Asked to describe Itaú Private Bank’s various target client segments across the Latin American region and its Miami operation, Carlos Constantini, head of Itaú’s international private banking, says

“Itau Private Bank, represented by its units in Miami and Zurich, offers financial solutions for different private client segments.

“The majority of our clients are considered high net worth individuals, with account balances above USD1MM, and total net worth multiple times this amount. The majority of our assets in custody belong to Ultra High Net Worth individuals, with account account balances above USD10MM.

“We also offer an exclusive service to clients with assets above USD50MM through our Itau Family Office, who acts as an investment advisor for assets held worldwide, including other financial institutions. Lastly, Itau offers services to Multi-family offices through a dedicated platform that aims to facilitate transactions for these institutions.”

Above: Carlos Constantini, head of Itaú’s international private banking,

Constantini says Itaú Private Bank does not segment clients based on source of wealth, as the majority of its clients are business owners, but it has different solutions based on clients’ need for advice. “Our advisory continuum covers clients who seek full discretionary mandates, all the way to self-directed clients, who look mostly for flawless execution.”

Discretionary focus

In terms of the investment products offered to clients, Constantini says the private bank has been investing heavily in discretionary solutions, which complements its advisory offering.

“Our offering covers traditional asset classes, and we have also seen and increased interest in alternative investments (Hedge Funds, Private Equity and Real Estate). Finally, we have professionals that create individualized solutions to reflect specific views of different markets, through our derivatives and structured notes offering,” says Constantini.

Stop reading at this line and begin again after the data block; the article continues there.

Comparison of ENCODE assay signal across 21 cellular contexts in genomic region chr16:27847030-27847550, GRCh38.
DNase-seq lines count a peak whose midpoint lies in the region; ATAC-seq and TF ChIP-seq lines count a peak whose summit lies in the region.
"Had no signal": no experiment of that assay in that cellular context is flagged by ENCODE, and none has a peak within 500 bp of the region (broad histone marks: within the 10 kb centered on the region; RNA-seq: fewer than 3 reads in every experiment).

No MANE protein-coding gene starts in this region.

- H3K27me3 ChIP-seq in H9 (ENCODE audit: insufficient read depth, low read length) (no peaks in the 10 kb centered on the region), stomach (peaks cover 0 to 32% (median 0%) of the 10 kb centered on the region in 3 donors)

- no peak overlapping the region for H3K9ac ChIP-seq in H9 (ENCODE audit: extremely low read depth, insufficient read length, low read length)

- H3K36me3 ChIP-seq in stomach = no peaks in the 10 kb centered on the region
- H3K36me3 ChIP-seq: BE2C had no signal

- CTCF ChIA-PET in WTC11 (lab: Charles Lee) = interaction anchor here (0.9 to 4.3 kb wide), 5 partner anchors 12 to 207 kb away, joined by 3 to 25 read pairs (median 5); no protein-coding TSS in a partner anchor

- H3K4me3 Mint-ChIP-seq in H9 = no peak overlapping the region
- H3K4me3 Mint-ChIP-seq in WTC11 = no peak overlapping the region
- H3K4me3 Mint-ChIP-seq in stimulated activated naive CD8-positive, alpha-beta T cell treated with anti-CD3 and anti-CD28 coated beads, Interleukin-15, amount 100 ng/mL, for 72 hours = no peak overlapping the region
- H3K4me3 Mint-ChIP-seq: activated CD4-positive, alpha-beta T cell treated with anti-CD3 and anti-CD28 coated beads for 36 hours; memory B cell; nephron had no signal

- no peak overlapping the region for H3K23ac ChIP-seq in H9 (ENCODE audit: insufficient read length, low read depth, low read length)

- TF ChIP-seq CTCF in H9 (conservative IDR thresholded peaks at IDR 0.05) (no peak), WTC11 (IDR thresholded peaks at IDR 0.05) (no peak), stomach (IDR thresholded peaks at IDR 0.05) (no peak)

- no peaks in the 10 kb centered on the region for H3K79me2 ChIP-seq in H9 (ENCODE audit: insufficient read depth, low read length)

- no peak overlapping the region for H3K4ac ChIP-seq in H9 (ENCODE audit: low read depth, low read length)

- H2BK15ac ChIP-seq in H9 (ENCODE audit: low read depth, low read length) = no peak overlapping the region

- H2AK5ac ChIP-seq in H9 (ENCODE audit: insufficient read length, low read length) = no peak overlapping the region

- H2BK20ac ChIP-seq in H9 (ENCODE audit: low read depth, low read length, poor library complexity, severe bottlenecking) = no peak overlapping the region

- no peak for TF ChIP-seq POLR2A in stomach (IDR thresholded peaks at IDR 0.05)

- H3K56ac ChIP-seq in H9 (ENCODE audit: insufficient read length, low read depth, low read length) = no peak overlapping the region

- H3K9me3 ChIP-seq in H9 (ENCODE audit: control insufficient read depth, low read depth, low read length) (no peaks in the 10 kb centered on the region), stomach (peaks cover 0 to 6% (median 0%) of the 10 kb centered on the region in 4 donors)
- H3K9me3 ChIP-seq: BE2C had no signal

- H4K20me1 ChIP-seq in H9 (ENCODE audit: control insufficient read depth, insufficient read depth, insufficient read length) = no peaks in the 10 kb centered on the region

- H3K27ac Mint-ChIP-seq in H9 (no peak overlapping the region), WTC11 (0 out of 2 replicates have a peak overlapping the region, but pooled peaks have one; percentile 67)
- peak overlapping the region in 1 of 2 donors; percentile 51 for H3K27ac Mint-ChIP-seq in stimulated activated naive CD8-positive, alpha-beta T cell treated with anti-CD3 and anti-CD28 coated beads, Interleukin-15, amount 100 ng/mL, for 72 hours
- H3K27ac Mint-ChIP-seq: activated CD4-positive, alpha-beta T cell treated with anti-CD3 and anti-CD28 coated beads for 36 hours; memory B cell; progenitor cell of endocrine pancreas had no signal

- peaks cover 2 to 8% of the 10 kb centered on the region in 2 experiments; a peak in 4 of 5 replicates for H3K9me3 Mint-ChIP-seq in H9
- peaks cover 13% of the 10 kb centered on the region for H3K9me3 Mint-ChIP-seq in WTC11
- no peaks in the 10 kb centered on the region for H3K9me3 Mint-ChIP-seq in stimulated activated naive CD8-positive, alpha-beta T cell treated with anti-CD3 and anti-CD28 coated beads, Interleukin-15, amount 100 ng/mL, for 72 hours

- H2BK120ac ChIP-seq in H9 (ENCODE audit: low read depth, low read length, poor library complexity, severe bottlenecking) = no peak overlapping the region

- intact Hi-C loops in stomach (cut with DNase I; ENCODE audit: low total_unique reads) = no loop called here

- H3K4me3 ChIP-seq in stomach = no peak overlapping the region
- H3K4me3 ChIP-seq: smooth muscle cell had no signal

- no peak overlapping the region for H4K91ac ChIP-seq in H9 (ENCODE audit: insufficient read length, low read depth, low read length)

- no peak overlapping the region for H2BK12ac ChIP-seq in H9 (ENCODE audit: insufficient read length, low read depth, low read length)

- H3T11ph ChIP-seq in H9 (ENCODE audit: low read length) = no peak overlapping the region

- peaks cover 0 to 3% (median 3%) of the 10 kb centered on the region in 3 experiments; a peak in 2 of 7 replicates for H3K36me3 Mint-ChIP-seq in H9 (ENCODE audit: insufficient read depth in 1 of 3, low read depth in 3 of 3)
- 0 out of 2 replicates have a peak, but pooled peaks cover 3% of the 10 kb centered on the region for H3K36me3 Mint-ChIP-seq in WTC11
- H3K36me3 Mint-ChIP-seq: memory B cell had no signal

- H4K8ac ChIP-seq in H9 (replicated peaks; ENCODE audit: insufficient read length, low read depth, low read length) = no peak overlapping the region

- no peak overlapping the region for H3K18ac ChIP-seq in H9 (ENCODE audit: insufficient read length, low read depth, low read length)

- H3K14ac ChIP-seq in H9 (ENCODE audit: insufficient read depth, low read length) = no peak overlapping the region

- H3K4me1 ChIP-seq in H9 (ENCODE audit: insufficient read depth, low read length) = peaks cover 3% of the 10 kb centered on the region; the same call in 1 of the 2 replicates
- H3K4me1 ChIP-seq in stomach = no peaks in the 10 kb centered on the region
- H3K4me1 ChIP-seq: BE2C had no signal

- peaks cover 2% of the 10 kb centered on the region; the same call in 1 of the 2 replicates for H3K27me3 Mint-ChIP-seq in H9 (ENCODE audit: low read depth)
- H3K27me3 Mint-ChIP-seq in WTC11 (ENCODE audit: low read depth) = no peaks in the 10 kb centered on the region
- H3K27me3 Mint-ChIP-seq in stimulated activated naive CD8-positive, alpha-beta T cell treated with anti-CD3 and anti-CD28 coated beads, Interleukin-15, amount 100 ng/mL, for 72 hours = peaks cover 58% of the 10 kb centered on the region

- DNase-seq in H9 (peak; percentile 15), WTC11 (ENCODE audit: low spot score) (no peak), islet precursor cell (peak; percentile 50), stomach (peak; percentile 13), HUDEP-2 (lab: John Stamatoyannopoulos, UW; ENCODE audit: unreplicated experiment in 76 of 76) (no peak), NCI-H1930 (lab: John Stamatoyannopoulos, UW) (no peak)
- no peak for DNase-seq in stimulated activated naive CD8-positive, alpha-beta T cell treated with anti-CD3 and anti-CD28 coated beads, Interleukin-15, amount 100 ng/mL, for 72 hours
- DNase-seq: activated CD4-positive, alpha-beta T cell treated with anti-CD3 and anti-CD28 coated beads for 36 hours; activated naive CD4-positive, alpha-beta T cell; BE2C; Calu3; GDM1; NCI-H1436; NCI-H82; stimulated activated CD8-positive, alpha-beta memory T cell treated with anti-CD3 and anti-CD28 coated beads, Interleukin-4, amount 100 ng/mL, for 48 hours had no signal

Commenting on notable trends among its clients and in the markets Itau Private Bank, Roberto Martins, Itaú Private Bank’s chief investment officer notes that Latin America has seen several rounds of repatriation or amnesty events for a couple of years now.

Martins says: “Countries like Chile, Brazil and Argentina have provided incentives for investors to come forth and report their financial assets in different ways. As a consequence, we have seen clients with more freedom to move their assets, and look for institutions that provide the highest levels of service, transparency and results.

“We believe we are net beneficiaries of such movements, and an important part of our recent growth has come from clients seeking better solutions for their wealth.”

Martins adds: “We have also observed trends that are being reported by other institutions, such as the need for modern approaches to investing (passive versus active, factor investing, alternative and thematic investments), and the exponential demand for transparency and fiduciary standards.”